BRUSSELS (Reuters) - The European Union could block non-EU companies from bidding for government contracts if European firms continue to struggle to win public tenders abroad, the European Commission said on Wednesday, in a move that could sharply escalate trade tensions.
European software companies in particular have complained of being sidelined in bids for government contracts in China, while the European Commission also has concerns about U.S. legislation that favors homegrown firms.
To fight back against what it regards as unfair competition from major economic competitors, EU commissioners for the internal market and trade policy have put forward proposals that could lead to a dramatic shift in public procurement, which can range from building highways to running data networks.
Such contracts are among the most lucrative in the world, worth well over 500 billion euros ($661 billion) a year according to EU figures.
“The EU should no longer be naive and should aim for fairness and reciprocity in world trade,” said Michel Barnier, EU commissioner for the internal market, who drew up the proposal together with Karel de Gucht, trade commissioner.
Under the proposal, European public authorities could exclude foreign firms from competing for EU contracts worth more than 5 million euros if there is evidence European companies are routinely overlooked by public bodies abroad.
The draft law has already received sharp criticism from countries inside and outside the European Union - Germany, Sweden and Britain said it would close rather than open markets and raise costs at a time when budgets are being tightened.
The EU will need a qualified majority of countries and a majority of members in the European Parliament to approve the proposal before it can become legislation.
“This is not the best deal for the taxpayer,” said one European diplomat. “If we restrict the number of bids the price might not be the best which means the taxpayer may have to pay more.”
Germany is concerned that its automotive, engineering and IT companies will be badly affected because the policy allows public authorities to exclude joint EU and non-EU company bids where the third country has the larger share of the work.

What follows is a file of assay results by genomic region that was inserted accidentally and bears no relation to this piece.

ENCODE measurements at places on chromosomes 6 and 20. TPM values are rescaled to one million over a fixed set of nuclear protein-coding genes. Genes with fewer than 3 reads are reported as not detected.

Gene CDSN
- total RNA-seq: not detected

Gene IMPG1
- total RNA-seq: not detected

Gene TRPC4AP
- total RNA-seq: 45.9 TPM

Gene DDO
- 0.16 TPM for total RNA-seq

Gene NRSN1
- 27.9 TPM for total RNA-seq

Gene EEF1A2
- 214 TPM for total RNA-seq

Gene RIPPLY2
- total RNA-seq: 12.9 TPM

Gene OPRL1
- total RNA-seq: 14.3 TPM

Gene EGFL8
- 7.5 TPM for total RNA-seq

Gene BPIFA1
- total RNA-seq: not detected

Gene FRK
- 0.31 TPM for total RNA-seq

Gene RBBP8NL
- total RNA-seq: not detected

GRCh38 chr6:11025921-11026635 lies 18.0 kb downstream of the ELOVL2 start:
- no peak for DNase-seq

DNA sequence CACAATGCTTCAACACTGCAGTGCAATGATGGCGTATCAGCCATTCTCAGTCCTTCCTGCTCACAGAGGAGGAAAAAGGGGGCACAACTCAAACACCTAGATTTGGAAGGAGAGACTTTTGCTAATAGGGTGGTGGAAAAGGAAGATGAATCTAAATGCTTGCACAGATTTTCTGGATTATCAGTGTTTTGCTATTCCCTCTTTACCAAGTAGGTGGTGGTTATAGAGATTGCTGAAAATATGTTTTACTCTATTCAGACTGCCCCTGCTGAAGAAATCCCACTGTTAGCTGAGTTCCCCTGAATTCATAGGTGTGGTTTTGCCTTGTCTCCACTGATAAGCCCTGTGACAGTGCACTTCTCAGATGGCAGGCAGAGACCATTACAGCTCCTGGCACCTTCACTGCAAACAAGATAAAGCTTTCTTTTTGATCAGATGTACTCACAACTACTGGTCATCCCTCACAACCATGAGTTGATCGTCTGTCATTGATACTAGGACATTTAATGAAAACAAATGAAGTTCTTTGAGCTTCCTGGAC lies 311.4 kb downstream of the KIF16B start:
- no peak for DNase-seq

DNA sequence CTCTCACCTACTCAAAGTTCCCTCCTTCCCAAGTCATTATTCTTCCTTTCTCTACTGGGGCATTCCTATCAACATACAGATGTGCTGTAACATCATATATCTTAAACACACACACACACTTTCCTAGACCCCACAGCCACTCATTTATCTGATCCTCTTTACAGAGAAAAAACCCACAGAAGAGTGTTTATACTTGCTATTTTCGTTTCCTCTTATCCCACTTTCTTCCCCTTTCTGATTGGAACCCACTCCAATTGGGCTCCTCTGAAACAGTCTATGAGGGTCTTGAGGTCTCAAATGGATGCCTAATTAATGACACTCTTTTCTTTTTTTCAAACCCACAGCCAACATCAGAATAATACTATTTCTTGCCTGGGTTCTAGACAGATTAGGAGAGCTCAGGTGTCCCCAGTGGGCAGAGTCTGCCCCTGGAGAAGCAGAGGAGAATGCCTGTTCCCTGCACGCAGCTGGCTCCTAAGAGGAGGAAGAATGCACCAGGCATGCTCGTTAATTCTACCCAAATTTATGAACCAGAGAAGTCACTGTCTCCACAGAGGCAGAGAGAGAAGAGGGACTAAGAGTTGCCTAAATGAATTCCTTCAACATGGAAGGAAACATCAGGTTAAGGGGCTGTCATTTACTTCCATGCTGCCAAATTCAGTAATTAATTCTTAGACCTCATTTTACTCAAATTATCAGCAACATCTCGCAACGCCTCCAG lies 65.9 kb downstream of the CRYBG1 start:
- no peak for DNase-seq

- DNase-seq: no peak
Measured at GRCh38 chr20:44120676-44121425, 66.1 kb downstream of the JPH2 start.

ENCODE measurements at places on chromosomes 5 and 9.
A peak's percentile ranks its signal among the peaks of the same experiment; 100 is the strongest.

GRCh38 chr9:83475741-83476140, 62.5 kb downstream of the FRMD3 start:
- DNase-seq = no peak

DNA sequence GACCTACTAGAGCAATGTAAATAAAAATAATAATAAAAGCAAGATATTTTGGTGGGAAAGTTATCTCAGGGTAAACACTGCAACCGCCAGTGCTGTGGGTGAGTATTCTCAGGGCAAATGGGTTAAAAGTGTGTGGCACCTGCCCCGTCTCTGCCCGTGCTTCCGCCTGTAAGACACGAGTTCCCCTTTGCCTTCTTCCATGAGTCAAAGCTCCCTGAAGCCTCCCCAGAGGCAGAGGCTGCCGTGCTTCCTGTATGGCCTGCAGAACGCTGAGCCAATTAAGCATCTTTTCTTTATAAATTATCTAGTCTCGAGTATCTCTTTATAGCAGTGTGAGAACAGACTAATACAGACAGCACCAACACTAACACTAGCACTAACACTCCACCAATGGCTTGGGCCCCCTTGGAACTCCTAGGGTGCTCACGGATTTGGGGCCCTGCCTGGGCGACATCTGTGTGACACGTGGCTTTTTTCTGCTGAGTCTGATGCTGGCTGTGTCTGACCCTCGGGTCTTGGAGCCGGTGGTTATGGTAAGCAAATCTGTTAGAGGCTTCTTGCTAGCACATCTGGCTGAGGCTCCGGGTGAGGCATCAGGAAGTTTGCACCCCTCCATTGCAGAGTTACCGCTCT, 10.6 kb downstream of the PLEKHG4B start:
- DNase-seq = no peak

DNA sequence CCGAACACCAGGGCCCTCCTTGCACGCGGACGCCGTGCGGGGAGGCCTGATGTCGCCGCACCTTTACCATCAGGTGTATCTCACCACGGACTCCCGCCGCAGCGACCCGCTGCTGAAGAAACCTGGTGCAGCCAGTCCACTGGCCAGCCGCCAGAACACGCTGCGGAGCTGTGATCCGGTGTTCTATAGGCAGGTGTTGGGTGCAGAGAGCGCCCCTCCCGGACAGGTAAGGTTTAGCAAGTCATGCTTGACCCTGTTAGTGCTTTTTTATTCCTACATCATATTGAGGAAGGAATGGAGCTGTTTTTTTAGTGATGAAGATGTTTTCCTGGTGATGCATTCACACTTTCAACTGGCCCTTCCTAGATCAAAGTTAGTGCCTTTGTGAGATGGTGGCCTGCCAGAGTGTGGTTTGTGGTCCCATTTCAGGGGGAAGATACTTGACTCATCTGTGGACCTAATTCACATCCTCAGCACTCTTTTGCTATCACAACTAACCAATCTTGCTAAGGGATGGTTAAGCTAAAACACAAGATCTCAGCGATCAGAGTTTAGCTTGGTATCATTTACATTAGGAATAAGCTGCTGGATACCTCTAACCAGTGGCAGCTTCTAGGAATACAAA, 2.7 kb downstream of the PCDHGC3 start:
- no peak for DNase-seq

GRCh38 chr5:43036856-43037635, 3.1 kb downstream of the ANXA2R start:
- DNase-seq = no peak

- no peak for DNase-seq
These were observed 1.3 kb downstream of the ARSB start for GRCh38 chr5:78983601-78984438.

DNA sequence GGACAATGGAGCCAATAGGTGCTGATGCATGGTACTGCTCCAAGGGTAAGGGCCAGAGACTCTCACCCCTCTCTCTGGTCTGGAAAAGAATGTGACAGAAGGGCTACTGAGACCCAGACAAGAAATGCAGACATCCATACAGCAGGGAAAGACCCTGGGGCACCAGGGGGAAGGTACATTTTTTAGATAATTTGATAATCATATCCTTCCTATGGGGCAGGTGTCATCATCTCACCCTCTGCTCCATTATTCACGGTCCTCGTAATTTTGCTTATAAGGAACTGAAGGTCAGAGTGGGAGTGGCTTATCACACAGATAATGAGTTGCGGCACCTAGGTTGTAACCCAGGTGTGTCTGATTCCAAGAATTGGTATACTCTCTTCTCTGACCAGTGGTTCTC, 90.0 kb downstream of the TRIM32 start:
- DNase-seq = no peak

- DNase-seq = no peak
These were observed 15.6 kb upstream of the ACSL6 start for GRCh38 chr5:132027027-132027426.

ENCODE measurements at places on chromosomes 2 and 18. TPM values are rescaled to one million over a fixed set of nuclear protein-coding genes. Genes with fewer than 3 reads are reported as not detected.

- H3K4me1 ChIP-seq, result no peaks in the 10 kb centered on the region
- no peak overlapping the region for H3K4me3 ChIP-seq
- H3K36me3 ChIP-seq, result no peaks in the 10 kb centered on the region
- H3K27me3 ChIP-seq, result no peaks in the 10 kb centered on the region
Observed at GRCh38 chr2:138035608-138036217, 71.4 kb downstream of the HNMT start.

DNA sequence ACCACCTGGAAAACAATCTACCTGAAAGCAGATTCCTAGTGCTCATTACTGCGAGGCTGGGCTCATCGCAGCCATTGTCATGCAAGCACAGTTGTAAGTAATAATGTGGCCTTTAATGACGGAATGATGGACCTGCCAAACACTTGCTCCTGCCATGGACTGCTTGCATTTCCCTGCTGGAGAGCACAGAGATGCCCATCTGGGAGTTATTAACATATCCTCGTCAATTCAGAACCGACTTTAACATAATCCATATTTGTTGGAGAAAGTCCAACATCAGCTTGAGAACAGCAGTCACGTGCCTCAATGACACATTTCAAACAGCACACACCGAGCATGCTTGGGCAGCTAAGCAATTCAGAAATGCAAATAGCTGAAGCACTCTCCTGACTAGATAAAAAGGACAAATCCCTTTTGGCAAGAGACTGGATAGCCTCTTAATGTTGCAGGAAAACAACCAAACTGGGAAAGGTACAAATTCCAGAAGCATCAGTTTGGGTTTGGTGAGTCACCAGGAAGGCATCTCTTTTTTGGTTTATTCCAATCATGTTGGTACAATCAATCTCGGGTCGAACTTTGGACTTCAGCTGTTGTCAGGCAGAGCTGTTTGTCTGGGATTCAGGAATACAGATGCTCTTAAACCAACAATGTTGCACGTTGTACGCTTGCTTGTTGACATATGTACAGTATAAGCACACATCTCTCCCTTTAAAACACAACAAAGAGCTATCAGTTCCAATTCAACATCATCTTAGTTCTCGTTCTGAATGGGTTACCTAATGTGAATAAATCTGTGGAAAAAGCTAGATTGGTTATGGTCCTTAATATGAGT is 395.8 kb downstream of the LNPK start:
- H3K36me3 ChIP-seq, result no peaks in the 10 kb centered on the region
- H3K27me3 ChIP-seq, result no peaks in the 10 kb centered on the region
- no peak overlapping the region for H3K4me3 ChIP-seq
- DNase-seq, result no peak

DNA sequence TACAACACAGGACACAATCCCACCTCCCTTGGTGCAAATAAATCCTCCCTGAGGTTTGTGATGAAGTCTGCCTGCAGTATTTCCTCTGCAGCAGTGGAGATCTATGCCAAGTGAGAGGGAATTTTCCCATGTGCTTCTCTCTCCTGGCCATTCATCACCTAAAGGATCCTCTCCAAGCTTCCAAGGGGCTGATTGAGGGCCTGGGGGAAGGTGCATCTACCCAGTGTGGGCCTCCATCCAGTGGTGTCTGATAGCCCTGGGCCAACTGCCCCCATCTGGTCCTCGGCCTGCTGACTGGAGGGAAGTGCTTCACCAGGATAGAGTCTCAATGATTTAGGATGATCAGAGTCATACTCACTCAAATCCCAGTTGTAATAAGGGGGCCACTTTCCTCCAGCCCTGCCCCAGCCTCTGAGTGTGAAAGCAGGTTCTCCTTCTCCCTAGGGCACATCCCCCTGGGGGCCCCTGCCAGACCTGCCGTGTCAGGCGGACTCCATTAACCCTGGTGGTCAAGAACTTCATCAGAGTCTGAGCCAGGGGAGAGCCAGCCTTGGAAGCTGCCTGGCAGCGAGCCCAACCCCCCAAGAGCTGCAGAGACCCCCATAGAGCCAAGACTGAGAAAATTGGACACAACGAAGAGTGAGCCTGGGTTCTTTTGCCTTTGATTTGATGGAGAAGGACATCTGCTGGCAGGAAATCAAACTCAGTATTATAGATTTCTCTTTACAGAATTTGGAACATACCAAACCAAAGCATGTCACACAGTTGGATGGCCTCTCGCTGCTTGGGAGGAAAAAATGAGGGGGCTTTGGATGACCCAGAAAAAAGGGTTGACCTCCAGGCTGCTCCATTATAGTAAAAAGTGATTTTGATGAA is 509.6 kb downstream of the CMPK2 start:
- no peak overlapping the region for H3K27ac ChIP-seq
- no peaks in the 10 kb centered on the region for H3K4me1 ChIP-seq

“This possibility of exclusion of tenders from EU companies would cause very serious problems for German and other EU companies,” said a leaked document seen by Reuters.
The Commission has been reluctant in the past to tackle suspected protectionism in other markets and has relied on public procurement agreements at the World Trade Organization to create a level playing field.
But EU research shows only 10 billion euros of EU exports - 0.08 percent of EU GDP - finds its way to global procurement markets.
In January the EU urged China to join the WTO’s agreement on government procurement but it refused, saying developed nations kept raising the bar on what they expected from Chinese companies.
Commission figures show the EU makes 352 billion euros ($457 billion) worth of public procurement contracts open to foreign bidders. By comparison, the U.S. market offers only 178 billion euros to outside bidders and Japan 27 billion.
Figures on contracts awarded by China from its 83 billion euro public procurement market are more difficult to come by, a Commission official said. Contracts in India, Brazil and Argentina were worth a combined 212 billion euros in 2007.
A Chinese official said the Commission’s plan was unlikely to convince it to accept bids from more European manufacturers.
“The EU’s new pact ... won’t have an immediate effect on Chinese companies bidding for EU contracts and won’t scare China into making concessions over the government procurement agreement proposal, as they expect,” Suo Bicheng of China’s Ministry of Commerce told the China Daily newspaper.
The EU says it is also irked by “Buy American” measures creeping into U.S. policy, in particular the 2011 Jobs Bill and the 2009 American Recovery and Reinvestment Act.
The Chinese ambassador in Brussels, Wu Hailong, rejected accusations that European companies get a bad deal in China.
“Provided that they receive equal access to our market and receive market exposure on an equal footing there is still the possibility that Chinese consumers choose domestically produced products,” he said. “And it is reasonable that they may go for low prices.”
The Business Software Alliance (BSA), an industry lobby group, said that in spite of efforts by China to tone down requirements for government contracts, in practice the group’s members, including Microsoft (MSFT.O), were still overlooked.
“One of our biggest challenges is that the fastest growing market for technological products is being walled off to foreign companies,” said David Ohrenstein from the BSA in Washington.
($1 = 0.7564 euros)
Additional reporting my Michael Martina; Editing by Rex Merrifield and David Holmes